Mammoth by Jill Baguchinsky
Publication Date: November 6, 2018
Aspiring paleontologist and plus-size fashion blogger Natalie Page lands an exclusive summer internship at an Ice Age dig site in Texas. Her confidence is shaken when her idol takes credit for her groundbreaking discovery, and she catches her crush kissing another girl. Natalie must dig deep to overcome her insecurities and protect both her friends and her fossils.
Mammoth is a well-paced, character-driven story that includes plenty of drama, action, and light romance. Natalie is unapologetically excited about science and vintage fashion, passions she explores through her blog, Fossilista. While her public persona is poised and confident, Natalie struggles with unhealthy thoughts and behaviors related to her weight. She also makes a few bad (even reckless) decisions in order to please her friends and prove her mettle as a future paleontologist. Her fellow interns and site workers are a relatable group of teens and young adults, each with something to prove.
Recommended for readers interested in the world of Jurassic Park, women in STEM, and nonfiction selections such as Brazen: Rebel Ladies Who Rocked the World (2018). Fans of Moxie (2018) and Watch Us Rise (2019) will appreciate Natalie’s feminist spirit.
–Kathleen J. Barker
The Love & Lies of Rukhsana Ali by Sabina Khan
Scholastic Press/ Scholastic Inc.
Publication Date: January 29, 2019
Rukhsana is seventeen, making excellent grades at her Seattle area high school, and on track to attend Caltech University on a full scholarship. She sees this as her ticket out of a life lived behind lies: she hasn’t come out to her conservative Muslim parents and is hiding her relationship with Ariana from them. She tries to balance living the life she desires with pleasing her parents. One day, her mother catches her kissing her girlfriend, which sets off her parents’ extreme conservatism: they trick her into traveling with them to their native Bangladesh where they attempt to set her up in an arranged marriage that they believe will “cure” their daughter of being a lesbian.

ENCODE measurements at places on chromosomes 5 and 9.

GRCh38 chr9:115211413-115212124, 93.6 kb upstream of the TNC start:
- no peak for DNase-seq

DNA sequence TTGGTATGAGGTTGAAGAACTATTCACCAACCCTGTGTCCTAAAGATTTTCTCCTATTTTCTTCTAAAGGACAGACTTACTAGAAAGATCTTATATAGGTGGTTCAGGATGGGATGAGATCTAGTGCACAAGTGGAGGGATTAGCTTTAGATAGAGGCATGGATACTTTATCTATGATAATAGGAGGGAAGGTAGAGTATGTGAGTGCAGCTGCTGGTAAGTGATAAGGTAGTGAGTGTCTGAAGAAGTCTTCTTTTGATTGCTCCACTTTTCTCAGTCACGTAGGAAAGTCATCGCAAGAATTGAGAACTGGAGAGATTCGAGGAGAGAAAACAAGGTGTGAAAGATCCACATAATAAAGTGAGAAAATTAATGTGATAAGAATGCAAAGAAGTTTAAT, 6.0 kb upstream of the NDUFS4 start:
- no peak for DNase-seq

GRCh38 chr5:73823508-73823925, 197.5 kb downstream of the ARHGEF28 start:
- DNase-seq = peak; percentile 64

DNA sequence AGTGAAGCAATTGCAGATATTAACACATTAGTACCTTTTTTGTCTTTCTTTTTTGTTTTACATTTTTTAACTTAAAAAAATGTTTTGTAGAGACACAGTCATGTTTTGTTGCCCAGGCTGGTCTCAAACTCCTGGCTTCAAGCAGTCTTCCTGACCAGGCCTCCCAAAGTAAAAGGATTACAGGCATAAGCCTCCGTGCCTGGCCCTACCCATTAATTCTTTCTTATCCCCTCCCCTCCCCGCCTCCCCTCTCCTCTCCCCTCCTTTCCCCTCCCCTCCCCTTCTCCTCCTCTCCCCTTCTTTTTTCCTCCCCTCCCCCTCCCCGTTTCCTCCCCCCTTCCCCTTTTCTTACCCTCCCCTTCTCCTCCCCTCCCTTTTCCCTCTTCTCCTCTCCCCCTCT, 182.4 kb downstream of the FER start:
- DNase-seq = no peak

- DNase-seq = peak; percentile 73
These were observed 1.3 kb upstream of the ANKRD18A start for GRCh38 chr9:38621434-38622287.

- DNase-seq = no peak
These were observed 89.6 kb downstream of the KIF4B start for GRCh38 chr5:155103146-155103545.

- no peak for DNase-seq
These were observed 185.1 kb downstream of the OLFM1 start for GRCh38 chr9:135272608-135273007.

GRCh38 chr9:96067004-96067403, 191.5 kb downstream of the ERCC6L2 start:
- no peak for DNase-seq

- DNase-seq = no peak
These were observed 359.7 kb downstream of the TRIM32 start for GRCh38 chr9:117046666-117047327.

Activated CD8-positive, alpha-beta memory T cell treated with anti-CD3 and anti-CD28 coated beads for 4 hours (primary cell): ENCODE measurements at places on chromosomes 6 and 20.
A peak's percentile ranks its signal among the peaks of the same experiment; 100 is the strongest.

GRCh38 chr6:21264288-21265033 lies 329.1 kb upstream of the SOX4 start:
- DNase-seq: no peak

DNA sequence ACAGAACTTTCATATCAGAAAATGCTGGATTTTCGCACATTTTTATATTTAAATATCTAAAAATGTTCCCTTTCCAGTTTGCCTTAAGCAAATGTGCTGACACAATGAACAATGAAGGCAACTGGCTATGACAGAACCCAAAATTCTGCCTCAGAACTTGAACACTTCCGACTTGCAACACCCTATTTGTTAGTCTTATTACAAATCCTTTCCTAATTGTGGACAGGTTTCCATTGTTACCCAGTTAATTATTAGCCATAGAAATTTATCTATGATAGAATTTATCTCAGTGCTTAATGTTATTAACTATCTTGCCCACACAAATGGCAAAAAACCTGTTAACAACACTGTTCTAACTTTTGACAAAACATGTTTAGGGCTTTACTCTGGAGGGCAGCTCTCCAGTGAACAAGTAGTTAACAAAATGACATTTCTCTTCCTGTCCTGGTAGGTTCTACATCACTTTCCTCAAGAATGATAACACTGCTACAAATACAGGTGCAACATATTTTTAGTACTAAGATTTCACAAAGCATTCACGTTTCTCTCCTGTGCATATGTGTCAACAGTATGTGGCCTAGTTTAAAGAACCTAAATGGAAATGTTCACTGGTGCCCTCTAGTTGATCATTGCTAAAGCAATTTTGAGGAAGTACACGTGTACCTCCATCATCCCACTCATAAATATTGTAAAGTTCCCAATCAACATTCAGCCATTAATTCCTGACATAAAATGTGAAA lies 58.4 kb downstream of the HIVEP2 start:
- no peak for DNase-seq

Rukhsana is relatable to teens as she tries hard to please her parents while at the same time knowing they won’t understand her sexual orientation. She toes the line between two worlds in a way that many adolescents feel forced to in order to maintain parental love and approval. The plot moves quickly, creating well-rounded characters and colorful settings, and the drama amps up in a believable way when Rukhsana’s secret is revealed. The writing paints a picture of both American and Bangladeshi culture that young readers will be drawn to, while they root for the main character to find a sane way out of her complicated situation.
Those drawn to dramatic tales of protagonists caught between two worlds such as The Hate U Give (2017) and The Miseducation of Cameron Post (2013 + 2018 movie) will find here another striking tale of a teen wrapped up in personal conflict. Also recommended for fans of Darius the Great is Not Okay (2018) who enjoyed being transported across the globe with well-rounded characters in search of themselves.
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